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Sokwanele Blog in Zimbabwe

Categories: Sub-Saharan Africa, Zimbabwe, Citizen Media, Blogger Profiles, Popular Post, First Post!, One month, Two Posts, Three months, Five Posts, Six months, Ten Posts, One year, Two years, Twenty-five Posts, Fifty Posts, Five years, Seventy-five Posts, One Hundred Posts, Ten years, Two Hundred Posts, Three Hundred Posts

Zimbabwe is preparing for parliamentary elections tomorrow. The outcome is hardly in doubt. Most observers expect Robert Mugabe's ruling Zanu-PF party to win in a landslide, garnering at least 75% of votes. This is not because Zanu-PF is especially popular, but because the election process is believed to be so corrupt that the opposition could not possibly win. Members of the opposition MDC party have been prevented from holding rallies, and activists run the risk of being abducted, imprisoned and tortured.

Voters outside the country – 3.5 million in total, many of them dissidents – have been prevented from voting in the elections. They are participating in a protest “SMS vote” to demonstrate how strong opposition support is outside the country. Voters inside the country are being systematically disenfranchised, being required to show papers from employers or landlords before being allowed to vote… a challenge in a nation with widespread homelessness and 80% unemployment.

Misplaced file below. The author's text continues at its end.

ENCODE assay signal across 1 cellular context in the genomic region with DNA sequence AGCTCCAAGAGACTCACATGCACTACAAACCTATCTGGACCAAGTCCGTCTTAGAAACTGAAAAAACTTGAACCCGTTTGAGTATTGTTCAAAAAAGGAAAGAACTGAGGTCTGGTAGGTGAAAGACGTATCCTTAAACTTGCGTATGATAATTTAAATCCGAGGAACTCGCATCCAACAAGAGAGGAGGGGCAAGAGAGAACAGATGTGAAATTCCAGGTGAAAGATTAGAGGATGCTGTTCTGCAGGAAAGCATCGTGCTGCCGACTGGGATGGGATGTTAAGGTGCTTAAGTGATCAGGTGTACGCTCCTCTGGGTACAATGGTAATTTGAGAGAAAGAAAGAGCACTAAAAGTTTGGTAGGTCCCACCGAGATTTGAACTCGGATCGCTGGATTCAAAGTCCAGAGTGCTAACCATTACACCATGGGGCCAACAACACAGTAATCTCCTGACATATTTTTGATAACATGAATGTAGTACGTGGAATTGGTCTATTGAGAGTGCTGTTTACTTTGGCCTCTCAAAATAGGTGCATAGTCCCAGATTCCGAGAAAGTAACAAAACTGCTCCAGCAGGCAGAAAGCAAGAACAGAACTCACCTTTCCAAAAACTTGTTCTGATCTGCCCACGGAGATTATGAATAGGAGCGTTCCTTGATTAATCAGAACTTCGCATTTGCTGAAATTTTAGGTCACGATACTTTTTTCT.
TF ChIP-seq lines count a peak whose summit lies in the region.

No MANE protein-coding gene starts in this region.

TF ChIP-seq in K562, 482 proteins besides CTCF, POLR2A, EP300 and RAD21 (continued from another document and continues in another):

Zimbabwean Archbishop Pius Ncube has called for Zimbabweans to rise up in a non-violent revolution against Mugabe. He believes that Mugabe's party has rigged the upcoming vote, registering thousands of dead, fake and duplicate pro-Zanu-PF voters.

Mugabe has systematically dismantled opposition media, forcing opposition newspapers to operate only outside of the country. A report from Abraham McLaughlin in the Christian Science Monitor suggests that radio-jamming devices provided by the Chinese government are being used to prevent independent radio stations from competing with state-controlled radio signals.

In this environment, it's remarkable that anyone would be challenging Zanu-PF with reporting via a weblog… but that's exactly what the brave folks at Sokwanele, a “Civil Action Support Group” are doing. Their weblog includes posts from individual activists as well as from the organization as a whole, and provides voices, views and news from around the nation as Zimbabweans prepare to go to the polls. Recent posts have included rumors about Chinese involvement with possible vote-rigging:

Along the Nyanzane river resettlement area people are so afraid and were told that the Chinese brought boxes for zanu pf to win. The people think that the boxes are somehow already rigged in favour of zanu pf.

Attempts to influence voters with a massive increase in minimum wages:

The government has come up with another panic measure – this time to buy the urban vote. Today, domestic workers’ salaries and wages were increased across the board by a staggering average of 900% backdated to 1st March, 2005.

Does the illegitimate and bankrupt regime really believe that domestic workers are stupid enough to change their allegiance over this last resort measure?

and a moving post by Noktula in Bulawayo, titled “I'll wear my shirt with pride”.

Yesterday I was given an MDC campaign t-shirt. I am not going to use it as a ‘sleep shirt’ in the privacy of my home. I am going to wear it when I go out. I am going to wear it with pride, and no-body is going to stop me! And when I am not wearing my t-shirt, I am not going to hide it deep in the back of my wardrobe, under all my other clothes like I have done in the past. Supporting the peoples party is not a crime. I will not be afraid.